Single-Asset Factor Opportunities
A similar analysis may be conducted for corporations using the single-asset factor for apportionment. This formula takes into account a ratio of taxable Pennsylvania assets to total assets found in the entity’s separate-company balance sheet. Therefore, intangible assets are also used in this formula.5
In addition, under this methodology, the following items should be examined to maximize the exemption:
- U.S. and state/municipal obligations, which are exempt assets under this formula.
- Investments in subsidiaries, including limited liability companies, calculated under the equity method of accounting, are exempt under this formula. Any percentage investments in Pennsylvania corporations are exempt, and more than 50 percent investment in non-Pennsylvania corporations are exempt. This rule may violate the commerce clause of the U.S. Constitution because investments in domestic corporations appear to be treated more favorably than investments in non-Pennsylvania corporations.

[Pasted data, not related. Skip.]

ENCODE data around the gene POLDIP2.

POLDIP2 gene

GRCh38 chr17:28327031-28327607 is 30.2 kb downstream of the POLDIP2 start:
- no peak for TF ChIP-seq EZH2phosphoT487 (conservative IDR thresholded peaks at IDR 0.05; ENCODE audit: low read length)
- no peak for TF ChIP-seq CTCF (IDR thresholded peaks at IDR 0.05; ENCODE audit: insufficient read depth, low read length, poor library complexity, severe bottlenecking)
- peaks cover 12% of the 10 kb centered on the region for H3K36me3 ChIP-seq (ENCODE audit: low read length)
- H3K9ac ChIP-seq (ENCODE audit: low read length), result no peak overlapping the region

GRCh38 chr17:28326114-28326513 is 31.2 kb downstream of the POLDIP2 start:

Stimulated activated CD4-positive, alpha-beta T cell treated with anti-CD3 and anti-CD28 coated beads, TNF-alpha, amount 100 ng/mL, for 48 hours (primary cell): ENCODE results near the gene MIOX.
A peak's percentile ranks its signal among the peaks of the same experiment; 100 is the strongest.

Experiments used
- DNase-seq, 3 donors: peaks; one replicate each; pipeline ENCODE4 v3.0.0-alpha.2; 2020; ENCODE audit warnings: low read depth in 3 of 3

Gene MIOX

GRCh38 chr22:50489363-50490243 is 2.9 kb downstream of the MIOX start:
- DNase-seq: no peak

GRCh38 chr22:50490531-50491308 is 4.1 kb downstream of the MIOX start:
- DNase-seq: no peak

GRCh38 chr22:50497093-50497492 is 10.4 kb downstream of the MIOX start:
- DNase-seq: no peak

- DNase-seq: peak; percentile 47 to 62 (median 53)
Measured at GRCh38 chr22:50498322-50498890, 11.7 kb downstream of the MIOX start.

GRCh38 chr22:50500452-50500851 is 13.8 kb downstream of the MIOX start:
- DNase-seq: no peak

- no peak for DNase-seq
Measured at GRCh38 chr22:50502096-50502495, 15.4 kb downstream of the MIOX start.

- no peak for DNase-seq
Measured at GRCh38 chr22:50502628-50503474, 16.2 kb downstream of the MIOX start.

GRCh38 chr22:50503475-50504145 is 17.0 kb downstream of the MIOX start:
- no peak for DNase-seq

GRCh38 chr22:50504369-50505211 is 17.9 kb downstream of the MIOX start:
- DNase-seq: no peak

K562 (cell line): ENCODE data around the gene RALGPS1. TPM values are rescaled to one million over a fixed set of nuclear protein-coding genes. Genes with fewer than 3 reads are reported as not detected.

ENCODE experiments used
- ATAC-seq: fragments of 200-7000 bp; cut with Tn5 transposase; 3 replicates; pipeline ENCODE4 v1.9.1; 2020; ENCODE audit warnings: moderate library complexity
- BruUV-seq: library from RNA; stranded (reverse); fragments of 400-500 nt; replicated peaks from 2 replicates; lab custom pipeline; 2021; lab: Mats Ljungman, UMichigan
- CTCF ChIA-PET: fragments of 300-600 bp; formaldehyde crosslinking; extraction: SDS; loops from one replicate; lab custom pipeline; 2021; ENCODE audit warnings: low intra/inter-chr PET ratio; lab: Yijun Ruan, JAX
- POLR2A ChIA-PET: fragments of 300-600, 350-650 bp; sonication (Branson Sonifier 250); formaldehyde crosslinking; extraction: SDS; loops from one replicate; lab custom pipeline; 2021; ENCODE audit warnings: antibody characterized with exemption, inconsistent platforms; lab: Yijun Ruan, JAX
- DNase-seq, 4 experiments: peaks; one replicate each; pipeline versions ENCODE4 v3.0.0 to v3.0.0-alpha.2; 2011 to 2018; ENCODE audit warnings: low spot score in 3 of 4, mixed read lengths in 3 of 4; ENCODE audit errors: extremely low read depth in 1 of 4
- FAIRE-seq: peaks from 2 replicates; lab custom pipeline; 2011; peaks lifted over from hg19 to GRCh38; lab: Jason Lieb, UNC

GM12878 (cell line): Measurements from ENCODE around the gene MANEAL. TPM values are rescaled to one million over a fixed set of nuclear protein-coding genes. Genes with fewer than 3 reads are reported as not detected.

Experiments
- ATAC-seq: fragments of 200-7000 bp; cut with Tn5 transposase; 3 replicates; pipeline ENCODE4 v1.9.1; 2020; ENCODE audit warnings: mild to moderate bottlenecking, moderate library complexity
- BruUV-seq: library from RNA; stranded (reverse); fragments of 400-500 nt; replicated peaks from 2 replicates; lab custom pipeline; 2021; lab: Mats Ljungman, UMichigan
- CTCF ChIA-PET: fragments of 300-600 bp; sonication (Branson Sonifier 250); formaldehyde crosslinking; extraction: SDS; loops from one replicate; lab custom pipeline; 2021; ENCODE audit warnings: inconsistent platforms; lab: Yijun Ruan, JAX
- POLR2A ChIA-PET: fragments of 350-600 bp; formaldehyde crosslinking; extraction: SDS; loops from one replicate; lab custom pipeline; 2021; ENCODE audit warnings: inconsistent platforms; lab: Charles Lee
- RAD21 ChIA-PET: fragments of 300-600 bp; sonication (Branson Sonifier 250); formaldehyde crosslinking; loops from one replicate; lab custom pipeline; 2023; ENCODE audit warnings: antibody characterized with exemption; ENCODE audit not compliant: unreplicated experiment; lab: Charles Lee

- Pennsylvania holding company exemption, which provides for a flat 10 percent apportionment if the 60 percent asset test and the 90 percent income test are met.6 This analysis is critical. I personally helped a company lower its apportionment percentage by half through employing a careful analysis of their facts.
In addition to the above opportunities, here are some lesser-known transactional-based opportunities: